Japan has until now paid little heed to the many cases of human rights abuses around the world, including the state oppression of ethnic minorities. But when we reach out to those in dire circumstances, there should be no national borders -- only people in need of help. The time has come for Japan to advance its human rights diplomacy.
Internationally, Europe and the U.S. have been the strongest advocates for human rights. On March 30, Washington released its annual report on the situation of human rights around the world. In it, the U.S. condemned China's suppression of the Uyghur people in Xinjiang, declaring it to consist of acts of "genocide" and "crimes against humanity." Such acts are criminal under international law.
On March 22, the European Union decided at its Foreign Affairs Council to impose sanctions on Chinese officials for the detention of Uyghurs, among other reasons. The U.K. and Canada agreed, leaving Japan as the only member of the Group of 7 not to join the sanctions.
This approach may have been acceptable when Japan had little international clout and pursued what was called "one-country pacifism," or a principle of passively conducting its own affairs. By refraining from interfering in other countries and maintaining a neutral position, Tokyo has been able to contribute as a mediator in international conflicts.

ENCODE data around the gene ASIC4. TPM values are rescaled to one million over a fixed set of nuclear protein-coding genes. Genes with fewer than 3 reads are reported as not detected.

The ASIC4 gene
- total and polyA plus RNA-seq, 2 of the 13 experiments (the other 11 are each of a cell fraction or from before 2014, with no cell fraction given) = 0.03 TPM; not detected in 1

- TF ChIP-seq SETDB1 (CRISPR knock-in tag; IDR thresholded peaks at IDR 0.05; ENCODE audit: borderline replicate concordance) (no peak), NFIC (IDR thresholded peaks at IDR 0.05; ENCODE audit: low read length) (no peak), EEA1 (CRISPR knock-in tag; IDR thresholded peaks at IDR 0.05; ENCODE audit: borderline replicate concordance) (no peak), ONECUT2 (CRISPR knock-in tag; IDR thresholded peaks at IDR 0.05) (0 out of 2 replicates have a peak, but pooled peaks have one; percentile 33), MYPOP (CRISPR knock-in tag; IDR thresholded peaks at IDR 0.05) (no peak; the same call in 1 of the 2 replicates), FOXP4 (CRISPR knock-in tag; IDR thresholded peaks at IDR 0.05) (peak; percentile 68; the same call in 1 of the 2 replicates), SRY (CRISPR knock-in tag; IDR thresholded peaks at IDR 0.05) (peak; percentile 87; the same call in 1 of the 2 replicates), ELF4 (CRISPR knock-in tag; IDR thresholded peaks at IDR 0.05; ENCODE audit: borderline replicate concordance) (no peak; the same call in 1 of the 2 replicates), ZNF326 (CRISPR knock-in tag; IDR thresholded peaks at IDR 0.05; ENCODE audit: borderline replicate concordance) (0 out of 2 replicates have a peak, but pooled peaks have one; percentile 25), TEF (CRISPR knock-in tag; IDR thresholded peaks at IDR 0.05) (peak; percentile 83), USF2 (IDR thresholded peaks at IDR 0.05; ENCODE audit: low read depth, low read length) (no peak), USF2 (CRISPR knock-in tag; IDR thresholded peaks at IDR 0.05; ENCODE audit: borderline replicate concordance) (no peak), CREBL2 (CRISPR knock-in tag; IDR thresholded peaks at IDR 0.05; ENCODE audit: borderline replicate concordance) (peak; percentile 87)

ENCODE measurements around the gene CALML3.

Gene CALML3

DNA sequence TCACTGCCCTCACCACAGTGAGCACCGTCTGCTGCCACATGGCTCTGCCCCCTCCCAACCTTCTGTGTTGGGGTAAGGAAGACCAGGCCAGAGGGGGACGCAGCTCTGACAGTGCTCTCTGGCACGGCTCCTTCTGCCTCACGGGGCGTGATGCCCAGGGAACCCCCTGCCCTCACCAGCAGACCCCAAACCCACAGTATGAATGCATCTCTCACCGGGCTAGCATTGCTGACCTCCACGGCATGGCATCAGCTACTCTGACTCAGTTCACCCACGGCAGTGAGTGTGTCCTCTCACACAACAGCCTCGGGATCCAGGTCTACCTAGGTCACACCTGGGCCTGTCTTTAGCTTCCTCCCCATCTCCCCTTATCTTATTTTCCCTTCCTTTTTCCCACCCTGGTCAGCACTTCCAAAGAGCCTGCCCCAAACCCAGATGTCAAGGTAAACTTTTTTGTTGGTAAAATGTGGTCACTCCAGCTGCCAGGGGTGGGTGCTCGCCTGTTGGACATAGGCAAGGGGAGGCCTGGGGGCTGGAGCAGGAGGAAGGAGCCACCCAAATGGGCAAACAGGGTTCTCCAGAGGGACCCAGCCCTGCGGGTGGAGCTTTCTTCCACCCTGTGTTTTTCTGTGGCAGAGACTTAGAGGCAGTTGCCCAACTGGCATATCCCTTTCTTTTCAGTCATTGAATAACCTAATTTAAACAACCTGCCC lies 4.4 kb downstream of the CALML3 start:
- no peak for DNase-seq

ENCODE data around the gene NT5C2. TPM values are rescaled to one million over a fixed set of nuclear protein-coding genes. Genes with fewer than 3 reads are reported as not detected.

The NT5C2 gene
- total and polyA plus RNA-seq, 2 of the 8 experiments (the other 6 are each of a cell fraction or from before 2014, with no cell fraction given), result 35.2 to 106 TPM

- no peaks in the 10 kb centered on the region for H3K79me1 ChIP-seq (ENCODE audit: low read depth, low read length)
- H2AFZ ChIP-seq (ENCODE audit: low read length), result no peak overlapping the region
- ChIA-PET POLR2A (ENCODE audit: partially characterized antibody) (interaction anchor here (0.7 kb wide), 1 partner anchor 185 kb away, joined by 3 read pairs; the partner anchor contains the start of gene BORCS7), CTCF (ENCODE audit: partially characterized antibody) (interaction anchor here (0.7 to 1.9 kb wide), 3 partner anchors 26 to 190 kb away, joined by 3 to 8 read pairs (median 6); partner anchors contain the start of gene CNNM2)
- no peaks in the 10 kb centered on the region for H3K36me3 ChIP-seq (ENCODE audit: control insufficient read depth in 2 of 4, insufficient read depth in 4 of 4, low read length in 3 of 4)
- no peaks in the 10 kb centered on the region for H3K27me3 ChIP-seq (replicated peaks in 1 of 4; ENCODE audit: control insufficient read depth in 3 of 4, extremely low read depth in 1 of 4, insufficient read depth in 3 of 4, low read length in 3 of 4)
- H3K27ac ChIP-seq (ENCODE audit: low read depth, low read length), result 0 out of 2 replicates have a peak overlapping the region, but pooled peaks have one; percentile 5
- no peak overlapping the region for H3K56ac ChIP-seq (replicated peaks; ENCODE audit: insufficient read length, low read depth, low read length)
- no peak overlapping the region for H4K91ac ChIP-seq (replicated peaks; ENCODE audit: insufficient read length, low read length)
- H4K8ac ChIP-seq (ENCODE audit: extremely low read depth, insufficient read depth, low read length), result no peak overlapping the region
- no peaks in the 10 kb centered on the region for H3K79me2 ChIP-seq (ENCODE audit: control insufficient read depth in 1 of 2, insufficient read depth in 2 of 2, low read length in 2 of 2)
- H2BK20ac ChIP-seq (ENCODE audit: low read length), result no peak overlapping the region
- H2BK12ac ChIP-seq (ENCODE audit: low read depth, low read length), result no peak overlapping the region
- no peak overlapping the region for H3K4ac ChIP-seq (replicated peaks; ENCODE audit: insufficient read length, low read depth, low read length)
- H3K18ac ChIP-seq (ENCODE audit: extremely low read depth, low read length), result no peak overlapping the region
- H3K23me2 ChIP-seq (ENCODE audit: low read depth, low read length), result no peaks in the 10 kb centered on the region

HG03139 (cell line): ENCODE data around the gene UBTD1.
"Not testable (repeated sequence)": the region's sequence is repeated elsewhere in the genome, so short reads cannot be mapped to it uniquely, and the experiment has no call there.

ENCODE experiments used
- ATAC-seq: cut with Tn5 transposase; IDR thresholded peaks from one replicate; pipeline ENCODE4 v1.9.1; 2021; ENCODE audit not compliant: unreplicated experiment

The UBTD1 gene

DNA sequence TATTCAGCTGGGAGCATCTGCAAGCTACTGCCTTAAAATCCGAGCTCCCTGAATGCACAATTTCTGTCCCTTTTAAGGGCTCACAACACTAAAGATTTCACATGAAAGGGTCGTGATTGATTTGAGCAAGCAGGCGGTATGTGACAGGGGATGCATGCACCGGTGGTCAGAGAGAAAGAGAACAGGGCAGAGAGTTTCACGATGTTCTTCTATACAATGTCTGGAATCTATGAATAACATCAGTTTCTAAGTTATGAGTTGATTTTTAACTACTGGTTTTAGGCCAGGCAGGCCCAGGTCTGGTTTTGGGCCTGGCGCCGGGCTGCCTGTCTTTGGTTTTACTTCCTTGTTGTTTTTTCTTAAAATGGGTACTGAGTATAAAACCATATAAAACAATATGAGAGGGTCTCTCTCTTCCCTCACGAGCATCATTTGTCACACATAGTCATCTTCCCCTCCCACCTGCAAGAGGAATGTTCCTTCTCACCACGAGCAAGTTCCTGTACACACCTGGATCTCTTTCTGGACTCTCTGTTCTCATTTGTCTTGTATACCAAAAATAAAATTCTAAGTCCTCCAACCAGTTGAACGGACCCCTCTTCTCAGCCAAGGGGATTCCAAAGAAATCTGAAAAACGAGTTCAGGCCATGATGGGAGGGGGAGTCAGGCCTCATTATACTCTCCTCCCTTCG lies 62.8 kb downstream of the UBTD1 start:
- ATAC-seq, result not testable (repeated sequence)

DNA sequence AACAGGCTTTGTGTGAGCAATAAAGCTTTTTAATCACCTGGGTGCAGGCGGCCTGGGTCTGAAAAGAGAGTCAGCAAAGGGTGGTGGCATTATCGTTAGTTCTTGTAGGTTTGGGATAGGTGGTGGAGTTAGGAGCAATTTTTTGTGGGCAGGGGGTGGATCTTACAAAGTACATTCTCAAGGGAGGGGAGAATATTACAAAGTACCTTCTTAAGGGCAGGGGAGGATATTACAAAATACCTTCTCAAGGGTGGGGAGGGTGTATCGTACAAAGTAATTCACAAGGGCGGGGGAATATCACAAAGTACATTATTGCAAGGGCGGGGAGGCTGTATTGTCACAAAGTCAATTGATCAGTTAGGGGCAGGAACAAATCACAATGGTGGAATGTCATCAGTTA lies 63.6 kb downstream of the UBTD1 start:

But Japan has now joined those countries with liberal, market-oriented systems to promote "values-based diplomacy" that works for global stability and prosperity. It has ratified the U.N. human rights covenants, and it does not need to hold back in calling for other countries to respect universal human rights.
There is no denying that the U.S. is eager to defend human rights in part because it hopes to use them to its diplomatic advantage in negotiations with China and other countries. Blindly following Washington may harm Japan's national interests, and it is better to calmly decide in each case whether to go so far as to levy sanctions.
However, deciding on policy after comprehensive consideration is significantly different from deciding to do nothing from the beginning. At the very least, leaders should more strongly communicate that Japan is a country that values human rights. The Constitution of Japan states that it is a country that seeks "to occupy an honored place in an international society striving for the preservation of peace, and the banishment of tyranny and slavery, oppression and intolerance for all time from the earth."
Because Japan is appealing to other countries to protect human rights, it cannot neglect domestic human rights abuses. If the whole of Japanese society can thoroughly discuss human rights issues, the country can both fix its own social ailments and strengthen its diplomacy.